French bill would criminalise paying for sex

Proposed legislation may outlaw paying for sex in France while giving prostitutes who are victims of sexual violence easier access to legal support. The preliminary text does not enjoy universal support.


Paying for sex in France may soon become a criminal offence, according to a forthcoming bill whose details were made public this week.

The proposed legislation would also overturn a 2003 law that penalises prostitutes overtly offering their services, rules that were intended to reduce the presence of sex workers in the streets but instead led prostitutes to “dress down” while plying their trade.

“We are going to turn the law on its head,” said Socialist Member of Parliament Maud Olivier, who authored a report that will be the basis of the bill. “Prostitutes are victims and should not be treated like criminals.”

“The law is intended to reduce violence towards prostitutes and to get it into the general mindset that paying for sexual services is not acceptable. We need to destroy the idea that prostitution is a happy trade,” she said, adding that of the estimated 40,000 sex workers in France, 80 percent are women and 90 percent are immigrants.

The bill, which is due to be debated by the National Assembly (lower house) and the Senate starting in November, sets out progressive fines of up to 1,500 euros for a first offence, to 7,500 euros and six months' imprisonment for repeat offenders.

It would also give prostitutes who are victims of sexual violence easier access to legal residency in France, while opening the doors to suing pimps who force them to sell their bodies.

The move was welcomed by campaign group “Mouvement du Nid”, an association that helps prostitutes find justice in the case of sexual violence and exploitation by criminal networks.

“Women who sell their bodies for sex are not harming anyone and they shouldn’t be seen as criminals,” said the Mouvement du Nid’s General Secretary Gregoire Thery.

“All the harm to the individuals involved and to society in general is committed by clients who are sexually violent towards prostitutes.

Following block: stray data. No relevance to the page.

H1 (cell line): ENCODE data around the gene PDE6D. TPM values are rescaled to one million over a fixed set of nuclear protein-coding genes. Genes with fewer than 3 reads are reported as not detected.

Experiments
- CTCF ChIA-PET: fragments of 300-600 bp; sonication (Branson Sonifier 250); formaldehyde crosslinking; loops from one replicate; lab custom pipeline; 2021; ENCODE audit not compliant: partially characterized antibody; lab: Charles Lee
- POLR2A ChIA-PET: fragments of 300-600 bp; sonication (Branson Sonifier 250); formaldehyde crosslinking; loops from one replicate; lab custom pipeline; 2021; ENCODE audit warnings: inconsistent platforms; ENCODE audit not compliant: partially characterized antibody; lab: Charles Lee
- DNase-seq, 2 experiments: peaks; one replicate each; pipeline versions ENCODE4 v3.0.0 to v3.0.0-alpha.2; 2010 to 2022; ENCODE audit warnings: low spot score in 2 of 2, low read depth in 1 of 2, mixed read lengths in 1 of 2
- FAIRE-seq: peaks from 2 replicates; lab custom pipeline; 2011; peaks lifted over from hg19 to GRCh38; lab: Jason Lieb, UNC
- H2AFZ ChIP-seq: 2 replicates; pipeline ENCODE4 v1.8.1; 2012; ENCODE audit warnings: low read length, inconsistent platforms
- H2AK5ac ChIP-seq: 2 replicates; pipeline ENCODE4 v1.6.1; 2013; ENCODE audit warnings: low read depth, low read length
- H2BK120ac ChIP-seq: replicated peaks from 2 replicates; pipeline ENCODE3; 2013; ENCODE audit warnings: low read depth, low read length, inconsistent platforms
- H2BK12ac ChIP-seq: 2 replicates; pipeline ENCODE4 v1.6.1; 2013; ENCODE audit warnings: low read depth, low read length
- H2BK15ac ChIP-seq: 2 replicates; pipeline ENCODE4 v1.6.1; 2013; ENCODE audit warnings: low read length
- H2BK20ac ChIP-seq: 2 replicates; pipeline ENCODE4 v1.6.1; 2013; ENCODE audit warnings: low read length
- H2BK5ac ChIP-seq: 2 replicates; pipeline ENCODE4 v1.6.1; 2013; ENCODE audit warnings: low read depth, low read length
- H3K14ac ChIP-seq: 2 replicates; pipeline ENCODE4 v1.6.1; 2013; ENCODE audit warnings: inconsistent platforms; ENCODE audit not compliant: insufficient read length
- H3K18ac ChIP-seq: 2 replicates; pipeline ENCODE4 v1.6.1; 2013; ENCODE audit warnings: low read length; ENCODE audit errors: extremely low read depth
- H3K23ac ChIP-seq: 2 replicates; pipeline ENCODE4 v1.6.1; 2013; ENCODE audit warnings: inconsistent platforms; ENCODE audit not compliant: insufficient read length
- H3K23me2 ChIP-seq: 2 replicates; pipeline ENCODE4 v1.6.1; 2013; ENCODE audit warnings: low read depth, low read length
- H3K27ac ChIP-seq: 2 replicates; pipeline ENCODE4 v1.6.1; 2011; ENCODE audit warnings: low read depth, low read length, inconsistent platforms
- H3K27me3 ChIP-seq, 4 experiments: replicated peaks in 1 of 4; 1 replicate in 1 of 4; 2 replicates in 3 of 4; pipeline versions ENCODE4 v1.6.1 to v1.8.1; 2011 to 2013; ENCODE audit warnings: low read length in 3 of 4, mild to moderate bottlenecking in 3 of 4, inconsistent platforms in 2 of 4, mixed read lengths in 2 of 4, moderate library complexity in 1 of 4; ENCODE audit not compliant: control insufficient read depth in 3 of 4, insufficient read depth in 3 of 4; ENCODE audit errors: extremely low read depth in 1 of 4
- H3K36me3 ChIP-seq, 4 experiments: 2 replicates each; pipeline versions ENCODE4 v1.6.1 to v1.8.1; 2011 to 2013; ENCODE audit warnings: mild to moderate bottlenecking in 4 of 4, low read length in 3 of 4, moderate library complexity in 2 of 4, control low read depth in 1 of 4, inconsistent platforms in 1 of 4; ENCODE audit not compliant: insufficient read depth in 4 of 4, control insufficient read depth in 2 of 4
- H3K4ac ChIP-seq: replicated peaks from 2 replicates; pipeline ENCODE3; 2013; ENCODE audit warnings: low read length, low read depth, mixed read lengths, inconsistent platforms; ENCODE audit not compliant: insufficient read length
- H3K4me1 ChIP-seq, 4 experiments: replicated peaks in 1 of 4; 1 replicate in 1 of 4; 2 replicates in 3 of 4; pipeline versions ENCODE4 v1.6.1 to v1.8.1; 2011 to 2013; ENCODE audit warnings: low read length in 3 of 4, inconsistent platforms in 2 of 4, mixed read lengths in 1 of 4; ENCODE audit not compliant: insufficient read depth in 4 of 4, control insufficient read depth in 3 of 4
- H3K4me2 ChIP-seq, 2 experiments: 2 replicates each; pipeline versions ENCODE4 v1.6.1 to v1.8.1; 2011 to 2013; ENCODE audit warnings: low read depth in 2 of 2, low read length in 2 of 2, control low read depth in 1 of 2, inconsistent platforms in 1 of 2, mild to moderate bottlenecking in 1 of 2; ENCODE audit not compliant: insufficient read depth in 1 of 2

“This law will protect women. For the first time in French history it gives them the opportunity to tell clients who are violent or make unwelcome demands that they can be arrested and punished for committing an illegal act.”

'It will be a disaster'

The proposal does not have universal support, however, and organisations representing sex workers claim it would push prostitution further underground and subject women to increased risks.

AIDS advocacy group Act Up and French NGO Medecins du Monde (Doctors of the World) were among around 100 organisations who signed a petition against the proposition, arguing that it would "make prostitutes more vulnerable".

“Manon”, a Paris prostitute who is spokeswoman for the STRASS sex workers union, told FRANCE 24 the bill would “do exactly the opposite of what it is designed to achieve”.

“Prostitutes will have to work more clandestinely to protect their clients, putting them at greater danger of violence and further away from sexual health services,” she said.

“It also means a drop in the number of clients, making it harder for us to make a living,” she added. “This in turn means that punters will be in a stronger position to pressure prostitutes into doing things they don’t want to do, including having unprotected sex.

“They’re doing this in the name of women’s rights and it will be a disaster. It’s just a cheap political move that will do nothing but harm.”

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